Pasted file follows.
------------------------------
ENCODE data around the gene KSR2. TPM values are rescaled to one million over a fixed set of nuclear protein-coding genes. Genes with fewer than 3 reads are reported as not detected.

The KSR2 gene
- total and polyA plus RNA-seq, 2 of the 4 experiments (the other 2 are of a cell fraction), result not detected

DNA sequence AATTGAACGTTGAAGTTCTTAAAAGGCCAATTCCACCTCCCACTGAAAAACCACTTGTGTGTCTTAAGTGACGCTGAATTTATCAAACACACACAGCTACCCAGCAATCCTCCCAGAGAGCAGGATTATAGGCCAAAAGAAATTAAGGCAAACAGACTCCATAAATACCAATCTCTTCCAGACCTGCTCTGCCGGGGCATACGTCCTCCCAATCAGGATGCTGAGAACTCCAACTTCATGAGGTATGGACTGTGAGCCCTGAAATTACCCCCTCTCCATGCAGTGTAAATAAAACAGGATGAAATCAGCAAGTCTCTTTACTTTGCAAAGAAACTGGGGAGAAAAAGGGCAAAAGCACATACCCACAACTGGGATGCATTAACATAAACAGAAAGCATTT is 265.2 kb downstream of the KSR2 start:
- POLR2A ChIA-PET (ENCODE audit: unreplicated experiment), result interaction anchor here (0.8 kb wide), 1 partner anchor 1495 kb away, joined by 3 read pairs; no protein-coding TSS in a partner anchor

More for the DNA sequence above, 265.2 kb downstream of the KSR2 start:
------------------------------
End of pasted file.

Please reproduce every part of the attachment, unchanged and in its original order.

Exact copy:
ENCODE data around the gene KSR2. TPM values are rescaled to one million over a fixed set of nuclear protein-coding genes. Genes with fewer than 3 reads are reported as not detected.

The KSR2 gene
- total and polyA plus RNA-seq, 2 of the 4 experiments (the other 2 are of a cell fraction), result not detected

DNA sequence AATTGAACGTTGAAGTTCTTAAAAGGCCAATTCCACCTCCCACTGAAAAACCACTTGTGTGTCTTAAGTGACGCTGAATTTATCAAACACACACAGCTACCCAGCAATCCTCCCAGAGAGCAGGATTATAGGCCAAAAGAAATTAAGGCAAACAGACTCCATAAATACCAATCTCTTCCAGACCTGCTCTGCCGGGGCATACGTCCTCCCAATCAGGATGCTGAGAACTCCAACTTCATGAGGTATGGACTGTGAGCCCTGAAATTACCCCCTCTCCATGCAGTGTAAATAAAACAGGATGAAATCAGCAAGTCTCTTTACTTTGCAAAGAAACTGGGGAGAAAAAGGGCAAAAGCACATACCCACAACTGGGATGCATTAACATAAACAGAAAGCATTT is 265.2 kb downstream of the KSR2 start:
- POLR2A ChIA-PET (ENCODE audit: unreplicated experiment), result interaction anchor here (0.8 kb wide), 1 partner anchor 1495 kb away, joined by 3 read pairs; no protein-coding TSS in a partner anchor

More for the DNA sequence above, 265.2 kb downstream of the KSR2 start: